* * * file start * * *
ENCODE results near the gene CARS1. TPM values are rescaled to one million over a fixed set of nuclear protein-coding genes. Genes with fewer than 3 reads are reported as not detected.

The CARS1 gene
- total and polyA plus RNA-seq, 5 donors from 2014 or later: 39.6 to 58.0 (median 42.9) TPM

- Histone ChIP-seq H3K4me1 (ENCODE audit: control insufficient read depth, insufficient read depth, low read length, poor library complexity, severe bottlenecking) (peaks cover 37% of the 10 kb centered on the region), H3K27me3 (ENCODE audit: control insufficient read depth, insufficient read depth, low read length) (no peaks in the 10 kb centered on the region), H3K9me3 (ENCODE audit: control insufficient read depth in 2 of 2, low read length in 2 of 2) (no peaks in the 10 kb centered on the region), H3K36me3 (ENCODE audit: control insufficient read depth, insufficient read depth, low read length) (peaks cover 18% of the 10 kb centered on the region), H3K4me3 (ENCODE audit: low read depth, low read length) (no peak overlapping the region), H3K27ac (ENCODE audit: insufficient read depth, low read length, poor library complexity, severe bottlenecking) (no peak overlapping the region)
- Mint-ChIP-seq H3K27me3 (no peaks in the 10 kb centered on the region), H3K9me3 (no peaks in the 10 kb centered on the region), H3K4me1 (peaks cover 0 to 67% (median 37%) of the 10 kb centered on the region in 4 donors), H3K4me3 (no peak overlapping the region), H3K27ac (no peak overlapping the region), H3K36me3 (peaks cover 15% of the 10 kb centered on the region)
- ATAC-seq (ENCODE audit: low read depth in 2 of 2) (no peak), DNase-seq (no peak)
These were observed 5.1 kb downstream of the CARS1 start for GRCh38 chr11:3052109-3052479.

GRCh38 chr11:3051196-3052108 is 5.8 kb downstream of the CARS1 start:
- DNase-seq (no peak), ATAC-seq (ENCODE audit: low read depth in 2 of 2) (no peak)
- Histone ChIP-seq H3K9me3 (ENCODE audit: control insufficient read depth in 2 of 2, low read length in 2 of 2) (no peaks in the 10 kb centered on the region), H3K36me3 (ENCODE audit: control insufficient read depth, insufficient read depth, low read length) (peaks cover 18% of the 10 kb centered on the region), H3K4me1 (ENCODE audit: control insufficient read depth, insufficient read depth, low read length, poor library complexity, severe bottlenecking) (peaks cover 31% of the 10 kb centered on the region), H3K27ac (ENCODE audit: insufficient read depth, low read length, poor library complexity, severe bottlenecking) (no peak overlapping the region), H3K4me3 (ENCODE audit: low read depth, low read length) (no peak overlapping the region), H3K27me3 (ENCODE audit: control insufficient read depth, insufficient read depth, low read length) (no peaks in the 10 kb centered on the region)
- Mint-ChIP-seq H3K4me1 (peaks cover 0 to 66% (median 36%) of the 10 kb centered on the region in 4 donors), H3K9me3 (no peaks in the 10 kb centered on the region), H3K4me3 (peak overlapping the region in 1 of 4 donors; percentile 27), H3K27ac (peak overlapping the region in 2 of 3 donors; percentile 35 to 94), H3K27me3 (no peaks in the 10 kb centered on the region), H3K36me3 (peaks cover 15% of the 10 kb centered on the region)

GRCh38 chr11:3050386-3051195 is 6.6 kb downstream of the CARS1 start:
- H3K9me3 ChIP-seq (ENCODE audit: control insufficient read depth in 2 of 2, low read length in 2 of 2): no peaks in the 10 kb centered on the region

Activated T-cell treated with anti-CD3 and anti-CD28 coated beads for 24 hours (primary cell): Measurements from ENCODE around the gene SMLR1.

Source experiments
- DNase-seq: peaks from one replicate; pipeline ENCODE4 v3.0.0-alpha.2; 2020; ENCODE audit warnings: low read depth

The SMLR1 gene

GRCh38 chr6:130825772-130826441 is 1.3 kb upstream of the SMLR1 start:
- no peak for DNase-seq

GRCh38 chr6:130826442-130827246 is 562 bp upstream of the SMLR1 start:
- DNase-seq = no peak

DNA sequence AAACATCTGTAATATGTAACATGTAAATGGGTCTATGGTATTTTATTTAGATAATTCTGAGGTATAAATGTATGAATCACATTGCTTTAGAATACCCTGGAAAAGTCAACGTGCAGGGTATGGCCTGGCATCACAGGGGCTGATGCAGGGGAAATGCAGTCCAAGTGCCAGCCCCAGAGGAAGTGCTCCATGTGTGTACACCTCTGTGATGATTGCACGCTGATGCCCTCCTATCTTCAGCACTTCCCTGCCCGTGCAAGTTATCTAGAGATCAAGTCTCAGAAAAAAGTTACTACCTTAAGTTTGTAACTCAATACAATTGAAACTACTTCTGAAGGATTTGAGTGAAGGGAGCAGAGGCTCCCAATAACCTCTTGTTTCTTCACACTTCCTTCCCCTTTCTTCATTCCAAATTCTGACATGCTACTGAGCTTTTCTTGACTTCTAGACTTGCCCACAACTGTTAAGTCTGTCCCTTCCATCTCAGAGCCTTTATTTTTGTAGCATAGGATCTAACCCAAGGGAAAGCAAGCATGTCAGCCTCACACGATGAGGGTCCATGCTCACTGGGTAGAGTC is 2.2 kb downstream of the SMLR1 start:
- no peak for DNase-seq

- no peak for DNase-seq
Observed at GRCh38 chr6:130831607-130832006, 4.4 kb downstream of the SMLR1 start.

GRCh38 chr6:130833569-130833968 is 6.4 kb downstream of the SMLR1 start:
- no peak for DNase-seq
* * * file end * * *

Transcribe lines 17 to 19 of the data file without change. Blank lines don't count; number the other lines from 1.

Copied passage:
The SMLR1 gene

GRCh38 chr6:130825772-130826441 is 1.3 kb upstream of the SMLR1 start:
- no peak for DNase-seq